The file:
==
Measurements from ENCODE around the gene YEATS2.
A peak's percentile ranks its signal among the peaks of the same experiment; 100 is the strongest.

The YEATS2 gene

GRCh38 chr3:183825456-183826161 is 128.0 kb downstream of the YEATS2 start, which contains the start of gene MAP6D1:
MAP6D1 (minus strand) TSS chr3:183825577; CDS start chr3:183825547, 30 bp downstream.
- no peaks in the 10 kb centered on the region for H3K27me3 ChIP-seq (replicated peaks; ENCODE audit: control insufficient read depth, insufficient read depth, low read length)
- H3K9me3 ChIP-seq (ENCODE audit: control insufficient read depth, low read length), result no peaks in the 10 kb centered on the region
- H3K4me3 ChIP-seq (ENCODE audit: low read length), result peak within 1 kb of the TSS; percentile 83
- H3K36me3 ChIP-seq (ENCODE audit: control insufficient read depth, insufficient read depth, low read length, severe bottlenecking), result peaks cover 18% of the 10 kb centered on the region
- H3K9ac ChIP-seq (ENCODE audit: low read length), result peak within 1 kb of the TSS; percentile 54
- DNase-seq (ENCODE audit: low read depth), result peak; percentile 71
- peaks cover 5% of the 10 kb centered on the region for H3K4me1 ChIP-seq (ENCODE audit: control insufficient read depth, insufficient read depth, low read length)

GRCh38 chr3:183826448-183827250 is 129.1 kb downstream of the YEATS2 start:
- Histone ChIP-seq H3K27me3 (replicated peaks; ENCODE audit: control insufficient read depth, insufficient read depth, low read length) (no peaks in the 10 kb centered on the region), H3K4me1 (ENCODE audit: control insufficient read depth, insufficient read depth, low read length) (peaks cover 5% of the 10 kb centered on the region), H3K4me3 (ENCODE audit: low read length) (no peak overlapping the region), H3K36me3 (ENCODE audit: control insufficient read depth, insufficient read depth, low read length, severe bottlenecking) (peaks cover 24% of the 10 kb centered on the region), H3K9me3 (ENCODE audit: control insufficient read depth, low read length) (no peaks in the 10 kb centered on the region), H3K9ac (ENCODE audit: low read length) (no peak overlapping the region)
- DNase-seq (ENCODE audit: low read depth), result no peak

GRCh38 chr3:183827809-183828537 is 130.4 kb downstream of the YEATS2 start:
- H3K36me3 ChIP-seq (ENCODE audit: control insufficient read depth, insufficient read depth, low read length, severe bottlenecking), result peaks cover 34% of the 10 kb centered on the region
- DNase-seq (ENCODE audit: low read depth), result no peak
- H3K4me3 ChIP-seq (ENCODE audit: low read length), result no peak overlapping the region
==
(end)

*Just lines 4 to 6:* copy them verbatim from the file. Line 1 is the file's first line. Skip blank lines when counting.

GRCh38 chr3:183825456-183826161 is 128.0 kb downstream of the YEATS2 start, which contains the start of gene MAP6D1:
MAP6D1 (minus strand) TSS chr3:183825577; CDS start chr3:183825547, 30 bp downstream.
- no peaks in the 10 kb centered on the region for H3K27me3 ChIP-seq (replicated peaks; ENCODE audit: control insufficient read depth, insufficient read depth, low read length)